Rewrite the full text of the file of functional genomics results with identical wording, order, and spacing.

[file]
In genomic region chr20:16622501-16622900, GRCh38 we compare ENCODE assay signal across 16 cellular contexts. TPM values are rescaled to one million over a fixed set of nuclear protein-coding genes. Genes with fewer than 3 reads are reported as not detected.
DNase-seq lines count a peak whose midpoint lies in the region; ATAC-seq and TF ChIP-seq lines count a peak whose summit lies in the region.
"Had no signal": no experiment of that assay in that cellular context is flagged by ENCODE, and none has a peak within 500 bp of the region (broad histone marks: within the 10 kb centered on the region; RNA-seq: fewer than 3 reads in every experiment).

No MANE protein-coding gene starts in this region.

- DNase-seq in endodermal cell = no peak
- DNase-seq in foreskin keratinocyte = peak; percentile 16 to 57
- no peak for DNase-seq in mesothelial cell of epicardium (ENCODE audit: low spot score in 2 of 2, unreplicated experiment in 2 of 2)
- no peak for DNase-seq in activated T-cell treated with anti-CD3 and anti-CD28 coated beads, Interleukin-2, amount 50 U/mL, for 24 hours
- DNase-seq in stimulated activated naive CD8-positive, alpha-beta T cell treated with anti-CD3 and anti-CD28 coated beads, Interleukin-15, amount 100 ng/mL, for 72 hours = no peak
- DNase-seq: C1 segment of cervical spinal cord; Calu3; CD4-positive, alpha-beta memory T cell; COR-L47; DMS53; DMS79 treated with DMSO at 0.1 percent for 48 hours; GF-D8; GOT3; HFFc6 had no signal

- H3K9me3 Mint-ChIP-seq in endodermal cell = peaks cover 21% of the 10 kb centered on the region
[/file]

In genomic region chr20:16622501-16622900, GRCh38 we compare ENCODE assay signal across 16 cellular contexts. TPM values are rescaled to one million over a fixed set of nuclear protein-coding genes. Genes with fewer than 3 reads are reported as not detected.
DNase-seq lines count a peak whose midpoint lies in the region; ATAC-seq and TF ChIP-seq lines count a peak whose summit lies in the region.
"Had no signal": no experiment of that assay in that cellular context is flagged by ENCODE, and none has a peak within 500 bp of the region (broad histone marks: within the 10 kb centered on the region; RNA-seq: fewer than 3 reads in every experiment).

No MANE protein-coding gene starts in this region.

- DNase-seq in endodermal cell = no peak
- DNase-seq in foreskin keratinocyte = peak; percentile 16 to 57
- no peak for DNase-seq in mesothelial cell of epicardium (ENCODE audit: low spot score in 2 of 2, unreplicated experiment in 2 of 2)
- no peak for DNase-seq in activated T-cell treated with anti-CD3 and anti-CD28 coated beads, Interleukin-2, amount 50 U/mL, for 24 hours
- DNase-seq in stimulated activated naive CD8-positive, alpha-beta T cell treated with anti-CD3 and anti-CD28 coated beads, Interleukin-15, amount 100 ng/mL, for 72 hours = no peak
- DNase-seq: C1 segment of cervical spinal cord; Calu3; CD4-positive, alpha-beta memory T cell; COR-L47; DMS53; DMS79 treated with DMSO at 0.1 percent for 48 hours; GF-D8; GOT3; HFFc6 had no signal

- H3K9me3 Mint-ChIP-seq in endodermal cell = peaks cover 21% of the 10 kb centered on the region